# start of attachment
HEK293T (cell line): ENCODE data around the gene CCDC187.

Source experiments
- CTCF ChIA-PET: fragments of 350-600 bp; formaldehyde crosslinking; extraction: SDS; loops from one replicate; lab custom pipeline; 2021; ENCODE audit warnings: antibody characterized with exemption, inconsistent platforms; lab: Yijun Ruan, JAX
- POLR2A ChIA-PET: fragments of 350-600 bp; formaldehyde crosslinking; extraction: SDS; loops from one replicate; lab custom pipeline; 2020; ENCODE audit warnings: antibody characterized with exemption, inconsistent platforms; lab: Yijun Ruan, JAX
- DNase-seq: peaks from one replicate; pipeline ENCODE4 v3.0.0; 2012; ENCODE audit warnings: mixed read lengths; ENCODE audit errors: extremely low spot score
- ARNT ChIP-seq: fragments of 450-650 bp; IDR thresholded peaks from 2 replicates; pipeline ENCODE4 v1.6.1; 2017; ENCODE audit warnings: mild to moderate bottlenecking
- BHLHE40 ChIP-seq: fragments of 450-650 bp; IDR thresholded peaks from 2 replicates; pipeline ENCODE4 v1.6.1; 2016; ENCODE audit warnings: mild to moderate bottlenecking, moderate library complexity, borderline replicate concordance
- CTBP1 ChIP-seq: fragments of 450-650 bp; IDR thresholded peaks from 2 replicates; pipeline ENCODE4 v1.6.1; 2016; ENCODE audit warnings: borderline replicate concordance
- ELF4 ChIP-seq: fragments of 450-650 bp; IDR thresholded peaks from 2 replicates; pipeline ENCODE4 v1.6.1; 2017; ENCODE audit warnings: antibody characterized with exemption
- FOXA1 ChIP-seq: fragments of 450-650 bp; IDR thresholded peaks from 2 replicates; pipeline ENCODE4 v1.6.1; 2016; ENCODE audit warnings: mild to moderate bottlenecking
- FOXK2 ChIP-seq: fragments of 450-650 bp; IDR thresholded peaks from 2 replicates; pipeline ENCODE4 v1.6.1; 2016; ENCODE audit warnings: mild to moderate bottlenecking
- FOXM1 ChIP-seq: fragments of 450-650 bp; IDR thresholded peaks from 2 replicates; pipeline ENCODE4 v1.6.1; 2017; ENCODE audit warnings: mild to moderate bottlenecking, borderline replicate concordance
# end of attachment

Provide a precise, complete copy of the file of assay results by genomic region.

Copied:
HEK293T (cell line): ENCODE data around the gene CCDC187.

Source experiments
- CTCF ChIA-PET: fragments of 350-600 bp; formaldehyde crosslinking; extraction: SDS; loops from one replicate; lab custom pipeline; 2021; ENCODE audit warnings: antibody characterized with exemption, inconsistent platforms; lab: Yijun Ruan, JAX
- POLR2A ChIA-PET: fragments of 350-600 bp; formaldehyde crosslinking; extraction: SDS; loops from one replicate; lab custom pipeline; 2020; ENCODE audit warnings: antibody characterized with exemption, inconsistent platforms; lab: Yijun Ruan, JAX
- DNase-seq: peaks from one replicate; pipeline ENCODE4 v3.0.0; 2012; ENCODE audit warnings: mixed read lengths; ENCODE audit errors: extremely low spot score
- ARNT ChIP-seq: fragments of 450-650 bp; IDR thresholded peaks from 2 replicates; pipeline ENCODE4 v1.6.1; 2017; ENCODE audit warnings: mild to moderate bottlenecking
- BHLHE40 ChIP-seq: fragments of 450-650 bp; IDR thresholded peaks from 2 replicates; pipeline ENCODE4 v1.6.1; 2016; ENCODE audit warnings: mild to moderate bottlenecking, moderate library complexity, borderline replicate concordance
- CTBP1 ChIP-seq: fragments of 450-650 bp; IDR thresholded peaks from 2 replicates; pipeline ENCODE4 v1.6.1; 2016; ENCODE audit warnings: borderline replicate concordance
- ELF4 ChIP-seq: fragments of 450-650 bp; IDR thresholded peaks from 2 replicates; pipeline ENCODE4 v1.6.1; 2017; ENCODE audit warnings: antibody characterized with exemption
- FOXA1 ChIP-seq: fragments of 450-650 bp; IDR thresholded peaks from 2 replicates; pipeline ENCODE4 v1.6.1; 2016; ENCODE audit warnings: mild to moderate bottlenecking
- FOXK2 ChIP-seq: fragments of 450-650 bp; IDR thresholded peaks from 2 replicates; pipeline ENCODE4 v1.6.1; 2016; ENCODE audit warnings: mild to moderate bottlenecking
- FOXM1 ChIP-seq: fragments of 450-650 bp; IDR thresholded peaks from 2 replicates; pipeline ENCODE4 v1.6.1; 2017; ENCODE audit warnings: mild to moderate bottlenecking, borderline replicate concordance